I've downloaded Firefox and it's now sitting on my desktop as Firefox.dmg. When I double click on Firefox.dmg it opens up a window with Firefox in it so I can use it - does this mean the application has been installed?

Community Wiki'd the question because I think it's a worthwhile question to have on the site for pointing people to, it's not exactly intuitive to do and not a question I think I deserve any rep from.

3 Answers 3


Applications that are distributed on disk images (.dmg files) are designed to be installed using drag and drop. You can safely drag and drop the application from the virtual drive into your Applications folder and use it from your Applications folder. After copying it to your Applications folder it's safe to eject the virtual drive and delete the disk image file.

Nearly all applications will work just fine running off that virtual hard drive as they store their content in your user folder (eg. browsers, mail applications, etc.). It will however stop you from running application updates as the disk image is read only.


Usually applications that are distributed on .dmg files can be installed in different ways depending on how they are packed. After you double click on a disk image, I've observed these two common scenarios. It opens a window and:

  • You see the application itself and a shortcut to Applications folder. You just need to drag the application and drop it in Applications shortcut icon. It gets copied to Applications folder and first time you run it, it warns you that it's the first time you are running the app and it's been downloaded from Internet. After you click on OK, it won't ask you that question again.
  • You see the application's icon (and sometimes some readme files that explains how to install or update the app). After you double click on the application icon, it starts an installer that walks you through installing the app.

In either case after you are finished with installing the app, you can right click on the disk image on the desktop and select Eject. The disk image will disappear but the .dmg file remains wherever you downloaded it. It's safe to remove the .dmg file then.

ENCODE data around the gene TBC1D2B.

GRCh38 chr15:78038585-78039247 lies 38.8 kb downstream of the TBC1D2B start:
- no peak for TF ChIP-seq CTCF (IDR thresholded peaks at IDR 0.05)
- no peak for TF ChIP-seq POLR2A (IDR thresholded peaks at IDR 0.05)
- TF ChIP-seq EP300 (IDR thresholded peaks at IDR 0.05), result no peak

DMG is short for disk image, a format which is commonly used in OS X to install a software.

Another possibility is to use packges (.pkg) which are installed using the OS X Installer.

DMG Images are like customizable folders that cannot only contain the application itself but also other files. Most often, a custom background is used and you're presented with an option to drag/copy - and thus install - the application in OSX. That's it. You copy by dragging to...

  • ... /Applications to install for all users
  • ... ~/Applications to install for yourself only (~ is the home directory)

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As you may guess, the uninstallation is done simply by dragging the application from it's current location in (~)/Applications to the Trash. There will still remain some related files (settings, cache,...) of that application on your computer, but they generally do not take up much space. You can use third-party software to help you automatically find and remove such data.

  • Re "cannot"; typo?
    – Pacerier
    Feb 14, 2018 at 14:18
  • Is there really any point in the background image? This is just bewildering, what on earth is the purpose for allowing dmg files to the "decorate" Finder window?
    – Pacerier
    Feb 14, 2018 at 14:20
  • Why is it strange? Its first time user interface, so why not make it attractive/branded/helpful?
    – O'Rooney
    Oct 22, 2019 at 4:55

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